American pastors are burning out in record numbers, and the rate at which they are doing so is increasing dramatically over just one year ago. While many church leaders remain committed to their job, nearly half — 42 percent — have at least thought about leaving.
Zach Dawes Jr. of Good Faith Media writes that Protestant pastors have seen an increase in on-the-job stress. Loneliness, a lack of job satisfaction, and political division are other reasons why many pastors have considered quitting. Leadership disputes within congregations along with the restrictions of the COVID-19 pandemic have played a role in stress.
Nearly half (42%) of all U.S. Protestant pastors have considered leaving full-time ministry in the last year, according to a Barna Group report published April 27.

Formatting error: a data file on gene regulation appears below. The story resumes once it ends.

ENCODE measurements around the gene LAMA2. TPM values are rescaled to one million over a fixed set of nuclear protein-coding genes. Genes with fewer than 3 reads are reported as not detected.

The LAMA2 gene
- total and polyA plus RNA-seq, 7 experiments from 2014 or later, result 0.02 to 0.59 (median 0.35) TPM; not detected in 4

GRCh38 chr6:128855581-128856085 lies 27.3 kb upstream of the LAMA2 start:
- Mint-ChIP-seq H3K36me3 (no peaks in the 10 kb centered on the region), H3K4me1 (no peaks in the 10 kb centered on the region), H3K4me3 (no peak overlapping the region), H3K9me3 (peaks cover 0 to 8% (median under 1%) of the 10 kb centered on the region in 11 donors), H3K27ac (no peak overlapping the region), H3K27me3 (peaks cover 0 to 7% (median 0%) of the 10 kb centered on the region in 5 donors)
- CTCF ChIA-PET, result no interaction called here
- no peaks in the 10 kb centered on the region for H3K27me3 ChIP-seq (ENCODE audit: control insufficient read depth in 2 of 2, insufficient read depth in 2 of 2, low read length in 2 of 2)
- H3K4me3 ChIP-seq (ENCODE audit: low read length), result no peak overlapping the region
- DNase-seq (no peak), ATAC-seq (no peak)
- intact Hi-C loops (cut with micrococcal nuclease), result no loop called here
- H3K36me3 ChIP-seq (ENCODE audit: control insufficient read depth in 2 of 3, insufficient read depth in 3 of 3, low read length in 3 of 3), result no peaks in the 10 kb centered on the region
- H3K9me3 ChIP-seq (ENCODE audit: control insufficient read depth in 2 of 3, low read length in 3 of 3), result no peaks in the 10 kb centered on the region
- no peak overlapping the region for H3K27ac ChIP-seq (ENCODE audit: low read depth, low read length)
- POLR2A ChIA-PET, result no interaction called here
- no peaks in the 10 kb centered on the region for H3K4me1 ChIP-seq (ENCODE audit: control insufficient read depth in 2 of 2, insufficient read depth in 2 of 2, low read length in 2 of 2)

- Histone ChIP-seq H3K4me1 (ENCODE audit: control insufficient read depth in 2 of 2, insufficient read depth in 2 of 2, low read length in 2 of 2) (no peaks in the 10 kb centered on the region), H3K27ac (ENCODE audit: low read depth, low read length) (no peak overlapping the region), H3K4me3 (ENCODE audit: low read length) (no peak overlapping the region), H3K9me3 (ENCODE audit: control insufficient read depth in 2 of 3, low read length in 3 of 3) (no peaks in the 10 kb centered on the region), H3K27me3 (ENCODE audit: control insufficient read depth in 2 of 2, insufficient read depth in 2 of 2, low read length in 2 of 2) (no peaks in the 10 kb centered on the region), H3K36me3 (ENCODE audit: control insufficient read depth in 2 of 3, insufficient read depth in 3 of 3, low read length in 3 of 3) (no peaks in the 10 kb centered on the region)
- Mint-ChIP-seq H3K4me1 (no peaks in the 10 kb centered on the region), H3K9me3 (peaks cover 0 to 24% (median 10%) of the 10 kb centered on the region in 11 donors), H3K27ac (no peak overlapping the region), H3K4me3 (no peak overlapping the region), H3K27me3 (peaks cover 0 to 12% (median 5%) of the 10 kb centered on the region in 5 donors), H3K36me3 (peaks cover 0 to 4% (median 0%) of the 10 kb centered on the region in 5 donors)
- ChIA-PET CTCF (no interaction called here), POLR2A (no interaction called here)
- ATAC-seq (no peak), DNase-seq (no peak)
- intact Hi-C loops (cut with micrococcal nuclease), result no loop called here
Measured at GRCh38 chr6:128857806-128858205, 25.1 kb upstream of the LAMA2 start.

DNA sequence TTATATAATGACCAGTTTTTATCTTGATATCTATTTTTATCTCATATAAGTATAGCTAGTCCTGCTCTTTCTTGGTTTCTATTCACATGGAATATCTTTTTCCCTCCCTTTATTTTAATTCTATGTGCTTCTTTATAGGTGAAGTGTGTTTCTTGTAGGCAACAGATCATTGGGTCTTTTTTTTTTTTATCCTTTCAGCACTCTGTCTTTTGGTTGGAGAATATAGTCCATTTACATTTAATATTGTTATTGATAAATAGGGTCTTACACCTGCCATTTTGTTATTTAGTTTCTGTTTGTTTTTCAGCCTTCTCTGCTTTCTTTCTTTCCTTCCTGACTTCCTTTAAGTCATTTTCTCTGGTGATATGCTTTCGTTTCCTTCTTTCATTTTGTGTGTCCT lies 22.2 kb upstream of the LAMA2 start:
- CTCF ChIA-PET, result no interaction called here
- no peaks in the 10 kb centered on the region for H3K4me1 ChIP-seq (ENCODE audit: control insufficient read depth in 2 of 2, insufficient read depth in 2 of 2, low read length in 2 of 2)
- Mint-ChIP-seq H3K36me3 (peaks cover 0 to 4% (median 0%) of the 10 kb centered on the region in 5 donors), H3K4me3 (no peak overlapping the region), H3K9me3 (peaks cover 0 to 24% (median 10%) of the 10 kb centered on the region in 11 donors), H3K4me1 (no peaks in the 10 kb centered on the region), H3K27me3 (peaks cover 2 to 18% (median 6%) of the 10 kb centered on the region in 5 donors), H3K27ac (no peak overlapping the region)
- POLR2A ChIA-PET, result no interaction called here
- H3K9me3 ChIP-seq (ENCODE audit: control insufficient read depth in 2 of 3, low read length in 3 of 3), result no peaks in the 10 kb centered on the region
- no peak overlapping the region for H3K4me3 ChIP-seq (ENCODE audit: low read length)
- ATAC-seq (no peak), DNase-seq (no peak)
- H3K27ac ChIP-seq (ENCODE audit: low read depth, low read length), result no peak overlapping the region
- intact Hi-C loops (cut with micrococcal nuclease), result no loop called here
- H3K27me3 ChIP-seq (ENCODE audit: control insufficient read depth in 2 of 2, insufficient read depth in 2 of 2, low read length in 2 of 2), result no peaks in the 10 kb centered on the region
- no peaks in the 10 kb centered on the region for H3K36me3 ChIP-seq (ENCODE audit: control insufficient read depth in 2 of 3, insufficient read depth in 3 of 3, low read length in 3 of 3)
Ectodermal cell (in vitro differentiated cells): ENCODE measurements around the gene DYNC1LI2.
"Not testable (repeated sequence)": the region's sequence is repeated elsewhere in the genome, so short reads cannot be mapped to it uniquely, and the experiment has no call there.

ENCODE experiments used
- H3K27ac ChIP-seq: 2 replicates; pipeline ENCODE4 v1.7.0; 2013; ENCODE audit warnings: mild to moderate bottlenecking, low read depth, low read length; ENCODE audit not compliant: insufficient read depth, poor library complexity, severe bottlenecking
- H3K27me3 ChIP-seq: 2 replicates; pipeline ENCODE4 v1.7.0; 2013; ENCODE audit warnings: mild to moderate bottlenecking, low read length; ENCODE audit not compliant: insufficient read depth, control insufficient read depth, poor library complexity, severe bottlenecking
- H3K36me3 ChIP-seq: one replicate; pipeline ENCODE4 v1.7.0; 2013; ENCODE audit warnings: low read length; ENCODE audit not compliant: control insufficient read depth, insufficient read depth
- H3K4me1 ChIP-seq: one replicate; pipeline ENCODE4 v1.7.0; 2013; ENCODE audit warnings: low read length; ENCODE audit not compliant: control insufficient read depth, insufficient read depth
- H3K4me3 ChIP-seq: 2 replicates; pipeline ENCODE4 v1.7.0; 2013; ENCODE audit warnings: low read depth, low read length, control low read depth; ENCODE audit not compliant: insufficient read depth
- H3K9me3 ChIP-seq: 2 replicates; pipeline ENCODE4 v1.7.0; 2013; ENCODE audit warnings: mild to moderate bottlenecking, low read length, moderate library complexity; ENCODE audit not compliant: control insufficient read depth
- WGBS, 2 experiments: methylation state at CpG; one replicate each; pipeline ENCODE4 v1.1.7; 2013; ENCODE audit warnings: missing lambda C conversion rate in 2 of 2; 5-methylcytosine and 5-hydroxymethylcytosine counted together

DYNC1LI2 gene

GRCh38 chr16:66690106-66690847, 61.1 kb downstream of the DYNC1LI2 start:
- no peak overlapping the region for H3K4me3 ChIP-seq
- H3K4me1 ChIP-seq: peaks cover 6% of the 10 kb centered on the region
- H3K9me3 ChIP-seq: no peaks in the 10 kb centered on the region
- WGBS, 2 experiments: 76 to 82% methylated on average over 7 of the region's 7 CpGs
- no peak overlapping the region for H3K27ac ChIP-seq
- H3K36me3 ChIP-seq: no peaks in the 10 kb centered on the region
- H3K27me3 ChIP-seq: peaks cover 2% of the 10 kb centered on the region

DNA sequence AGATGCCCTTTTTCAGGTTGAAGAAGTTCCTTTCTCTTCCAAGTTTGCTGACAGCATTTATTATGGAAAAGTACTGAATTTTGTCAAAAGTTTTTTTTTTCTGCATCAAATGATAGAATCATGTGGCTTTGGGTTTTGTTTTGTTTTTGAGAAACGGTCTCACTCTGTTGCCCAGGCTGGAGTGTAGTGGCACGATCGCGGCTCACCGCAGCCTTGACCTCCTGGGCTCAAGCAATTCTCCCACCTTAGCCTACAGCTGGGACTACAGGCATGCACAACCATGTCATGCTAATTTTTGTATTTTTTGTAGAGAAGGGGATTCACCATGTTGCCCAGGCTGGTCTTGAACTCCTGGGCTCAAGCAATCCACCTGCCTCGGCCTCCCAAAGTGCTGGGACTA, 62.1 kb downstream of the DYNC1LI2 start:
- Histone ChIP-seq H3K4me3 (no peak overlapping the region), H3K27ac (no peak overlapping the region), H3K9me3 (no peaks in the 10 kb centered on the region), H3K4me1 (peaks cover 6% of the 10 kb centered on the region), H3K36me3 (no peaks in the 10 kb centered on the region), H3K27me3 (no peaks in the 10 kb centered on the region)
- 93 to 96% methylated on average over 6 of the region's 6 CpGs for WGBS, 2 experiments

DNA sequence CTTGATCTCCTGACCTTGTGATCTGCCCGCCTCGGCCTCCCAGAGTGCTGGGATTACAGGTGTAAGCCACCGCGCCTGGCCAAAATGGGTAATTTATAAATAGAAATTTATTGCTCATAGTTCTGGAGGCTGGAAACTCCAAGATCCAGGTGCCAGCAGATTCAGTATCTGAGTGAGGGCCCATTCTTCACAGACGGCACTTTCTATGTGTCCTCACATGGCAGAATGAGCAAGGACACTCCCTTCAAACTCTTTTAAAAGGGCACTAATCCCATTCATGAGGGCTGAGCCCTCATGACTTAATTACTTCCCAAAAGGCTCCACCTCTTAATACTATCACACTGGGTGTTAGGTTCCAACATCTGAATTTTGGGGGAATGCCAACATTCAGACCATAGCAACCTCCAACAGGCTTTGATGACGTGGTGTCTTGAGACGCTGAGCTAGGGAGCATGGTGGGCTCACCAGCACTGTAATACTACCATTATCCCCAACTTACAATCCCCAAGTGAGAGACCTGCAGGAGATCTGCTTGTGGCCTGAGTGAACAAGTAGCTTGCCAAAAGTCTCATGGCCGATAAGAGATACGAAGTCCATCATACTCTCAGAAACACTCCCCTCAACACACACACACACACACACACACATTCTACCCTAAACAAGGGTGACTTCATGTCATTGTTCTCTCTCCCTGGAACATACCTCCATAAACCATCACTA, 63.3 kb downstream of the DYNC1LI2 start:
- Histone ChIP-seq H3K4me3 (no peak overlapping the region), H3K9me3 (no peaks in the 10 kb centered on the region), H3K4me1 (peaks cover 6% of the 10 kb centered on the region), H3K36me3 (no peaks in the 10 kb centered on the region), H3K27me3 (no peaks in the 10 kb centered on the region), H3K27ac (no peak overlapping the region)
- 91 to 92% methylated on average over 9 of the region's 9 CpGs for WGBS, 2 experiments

This is a 13-point increase from January 2021 and a four-point rise since November 2021.
The leading reason was “the immense stress of the job,” with 56% of all respondents citing this as a cause for this consideration. By comparison, 43% cited loneliness / isolation and 38% political divisions.
Three other reasons were each cited by nearly a third (29%) of respondents: unhappiness with the job’s impact on their family, lack of optimism about their church’s future, and conflicts between their vision and the direction of the church.
Among the other responses provided, church decline was cited by 24% of respondents, lack of job satisfaction by 22% and not feeling respected by congregants by 21%.
For the 58% of Protestant pastors who have not considered a career change in the past year, job stress was the most commonly cited negative impact at 34%, closely followed by political divisions (32%).
Feeling lonely/isolated was cited by 18% as having a negative impact on their ministry, while 12% cited church decline and 10% the impact the role has on their family.
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